Our latest research shows that 43 countries have seen a significant increase in the risk posed to human security since 2020, leaving populations exposed to violence at the hands of state and non-state actors.
Our Human Security Index (HSI) – which encompasses issues such as arbitrary arrest and detention, extrajudicial killings, kidnapping, torture, and human rights abuses perpetrated by security forces – measures the risk posed to business by possible association with violence in 198 countries.
The data adds a new lens to our previous research, which found that political risk reached a five-year high in 2023-Q1, according to our indices covering conflict intensity, civil unrest and government stability.
“As businesses focus on the protection of employees, assets and operations in an increasingly volatile risk environment, they become more reliant on both public and private security services – especially in jurisdictions where illicit armed groups operate,” says our Chief Analyst Jimena Blanco.
“Data from the HIS shows that the risk of having investments linked to human rights violations at the hands of security forces is rising.”
Africa and Asia highest risk globally, but no region immune
The significant increase in risk witnessed by just under a quarter (22%) of countries globally has also seen the extreme risk category of the index swell to 24 countries, up from 20 in 2020. Afghanistan, Burkina Faso, Mozambique, Saudi Arabia, Uganda, Venezuela and Nicaragua have all slipped into the extreme risk category over the past three years, with Turkey, Equatorial Guinea and Nigeria moving in the opposite direction.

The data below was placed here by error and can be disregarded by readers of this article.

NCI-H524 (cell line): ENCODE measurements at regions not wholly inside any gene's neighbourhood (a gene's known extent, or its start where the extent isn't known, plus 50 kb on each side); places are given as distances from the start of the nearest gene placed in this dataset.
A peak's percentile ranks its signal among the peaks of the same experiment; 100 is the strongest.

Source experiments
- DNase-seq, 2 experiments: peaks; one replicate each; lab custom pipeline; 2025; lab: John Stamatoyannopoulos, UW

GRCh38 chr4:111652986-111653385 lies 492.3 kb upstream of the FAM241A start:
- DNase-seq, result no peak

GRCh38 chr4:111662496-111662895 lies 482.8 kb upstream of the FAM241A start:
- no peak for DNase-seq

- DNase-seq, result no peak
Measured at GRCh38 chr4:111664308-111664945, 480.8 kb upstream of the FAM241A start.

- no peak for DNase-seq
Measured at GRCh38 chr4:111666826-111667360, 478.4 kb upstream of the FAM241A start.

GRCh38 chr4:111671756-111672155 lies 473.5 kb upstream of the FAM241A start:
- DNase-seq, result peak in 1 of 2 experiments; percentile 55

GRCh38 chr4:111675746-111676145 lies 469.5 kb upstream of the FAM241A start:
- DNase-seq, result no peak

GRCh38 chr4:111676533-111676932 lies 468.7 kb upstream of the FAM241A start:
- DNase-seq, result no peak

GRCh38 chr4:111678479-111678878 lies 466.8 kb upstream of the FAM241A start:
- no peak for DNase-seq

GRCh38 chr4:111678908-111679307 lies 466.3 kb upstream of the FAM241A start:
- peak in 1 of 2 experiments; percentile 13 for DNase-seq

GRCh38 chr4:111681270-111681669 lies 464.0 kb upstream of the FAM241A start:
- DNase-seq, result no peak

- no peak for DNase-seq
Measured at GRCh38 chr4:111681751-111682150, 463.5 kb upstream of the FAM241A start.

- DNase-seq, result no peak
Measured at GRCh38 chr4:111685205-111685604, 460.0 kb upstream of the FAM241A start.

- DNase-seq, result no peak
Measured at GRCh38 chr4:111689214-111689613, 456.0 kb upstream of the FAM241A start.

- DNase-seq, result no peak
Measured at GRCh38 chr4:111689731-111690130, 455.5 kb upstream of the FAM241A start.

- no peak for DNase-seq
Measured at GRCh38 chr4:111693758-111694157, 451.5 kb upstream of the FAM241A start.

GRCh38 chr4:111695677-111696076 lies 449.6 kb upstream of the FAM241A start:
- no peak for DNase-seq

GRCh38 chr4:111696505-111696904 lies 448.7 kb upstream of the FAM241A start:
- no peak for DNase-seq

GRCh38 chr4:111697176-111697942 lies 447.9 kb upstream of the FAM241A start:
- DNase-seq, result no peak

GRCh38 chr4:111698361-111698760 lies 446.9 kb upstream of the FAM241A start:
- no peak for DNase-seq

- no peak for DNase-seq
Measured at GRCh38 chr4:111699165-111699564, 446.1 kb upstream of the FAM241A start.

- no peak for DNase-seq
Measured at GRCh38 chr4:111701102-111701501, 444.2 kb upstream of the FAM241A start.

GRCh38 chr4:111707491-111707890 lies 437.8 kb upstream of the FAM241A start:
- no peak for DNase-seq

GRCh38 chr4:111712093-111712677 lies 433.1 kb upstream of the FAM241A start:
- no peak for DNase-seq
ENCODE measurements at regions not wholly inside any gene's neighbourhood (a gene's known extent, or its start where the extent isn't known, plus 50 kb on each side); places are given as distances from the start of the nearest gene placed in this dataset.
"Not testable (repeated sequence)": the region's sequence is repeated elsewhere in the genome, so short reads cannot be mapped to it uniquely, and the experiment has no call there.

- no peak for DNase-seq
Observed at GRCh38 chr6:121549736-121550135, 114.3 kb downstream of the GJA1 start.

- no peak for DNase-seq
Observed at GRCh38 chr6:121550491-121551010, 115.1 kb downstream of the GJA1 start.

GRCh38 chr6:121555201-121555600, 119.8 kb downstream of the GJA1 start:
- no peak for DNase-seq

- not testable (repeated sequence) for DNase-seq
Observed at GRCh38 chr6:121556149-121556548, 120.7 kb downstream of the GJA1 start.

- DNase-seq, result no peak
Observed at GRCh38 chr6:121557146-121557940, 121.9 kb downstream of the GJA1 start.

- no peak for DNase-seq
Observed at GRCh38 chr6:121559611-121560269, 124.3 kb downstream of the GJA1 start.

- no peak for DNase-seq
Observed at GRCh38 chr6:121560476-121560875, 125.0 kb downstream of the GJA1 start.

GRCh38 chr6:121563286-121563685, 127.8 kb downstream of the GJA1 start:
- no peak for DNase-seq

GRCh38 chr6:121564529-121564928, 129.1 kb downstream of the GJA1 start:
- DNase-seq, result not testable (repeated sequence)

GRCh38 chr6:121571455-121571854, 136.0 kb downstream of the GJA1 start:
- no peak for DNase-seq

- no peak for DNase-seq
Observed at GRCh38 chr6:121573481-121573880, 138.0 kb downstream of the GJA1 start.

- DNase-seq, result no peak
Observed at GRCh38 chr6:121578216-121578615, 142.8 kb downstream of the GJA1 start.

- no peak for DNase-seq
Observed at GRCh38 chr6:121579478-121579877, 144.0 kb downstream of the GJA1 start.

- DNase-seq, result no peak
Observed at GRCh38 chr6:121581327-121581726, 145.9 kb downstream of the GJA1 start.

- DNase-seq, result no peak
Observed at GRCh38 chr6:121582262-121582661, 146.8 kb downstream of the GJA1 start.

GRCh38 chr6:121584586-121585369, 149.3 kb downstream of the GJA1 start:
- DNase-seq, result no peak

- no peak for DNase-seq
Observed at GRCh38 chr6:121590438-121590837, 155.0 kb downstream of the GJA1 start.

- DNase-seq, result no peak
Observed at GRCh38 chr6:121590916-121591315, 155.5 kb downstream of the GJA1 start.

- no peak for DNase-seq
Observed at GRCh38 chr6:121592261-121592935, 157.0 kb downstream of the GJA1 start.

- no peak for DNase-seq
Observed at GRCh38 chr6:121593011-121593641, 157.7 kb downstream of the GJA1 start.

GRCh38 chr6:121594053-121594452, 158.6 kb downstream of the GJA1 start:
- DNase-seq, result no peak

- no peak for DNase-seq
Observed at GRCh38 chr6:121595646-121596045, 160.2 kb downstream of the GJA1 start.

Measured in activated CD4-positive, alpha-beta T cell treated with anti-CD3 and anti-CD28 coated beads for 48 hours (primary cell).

Africa and Asia lead the way as the highest risk regions, collectively accounting for 23 of the 25 highest risk countries globally.
Figure 1: Africa and Asia lead the way as the highest risk regions for exposure to human security violations
Hong Kong has seen the sharpest uptick in risk of any country worldwide, moving to 115th highest risk, up from 153rd three years ago. Afghanistan meanwhile has climbed 27 positions, up to 8th highest risk. Major commercial locations including India, China and the Philippines have also seen their index scores significantly worsen.
But this isn’t to say that any region can claim to be risk free. Indeed, when looking at the 10 countries that have seen the largest increase in risk since 2020, four are in the Americas and three are in Europe. All told, more than 83% of the global population live in countries with a high or extreme risk of human security violations.
Figure 2: Countries in Europe and the Americas have seen significant increases in risk since 2020
Diligence key in era of instability
“As global business takes place in an era of heightened instability, companies will become more dependent on security protection from state forces as well as private providers - who often recruit former members of the security forces and are seldom well regulated in emerging markets,” adds Blanco.
“This means that companies must institute strong vetting protocols in their security service procurement process and develop stringent guidelines on the level of force that security providers may deploy when protecting company premises or employees.”
In this context, integrating the UN’s Voluntary Principles on Security and Human Rights into contracts and undertaking periodic human rights impact assessments are crucial practices that businesses must adopt to mitigate potential association with human rights violations.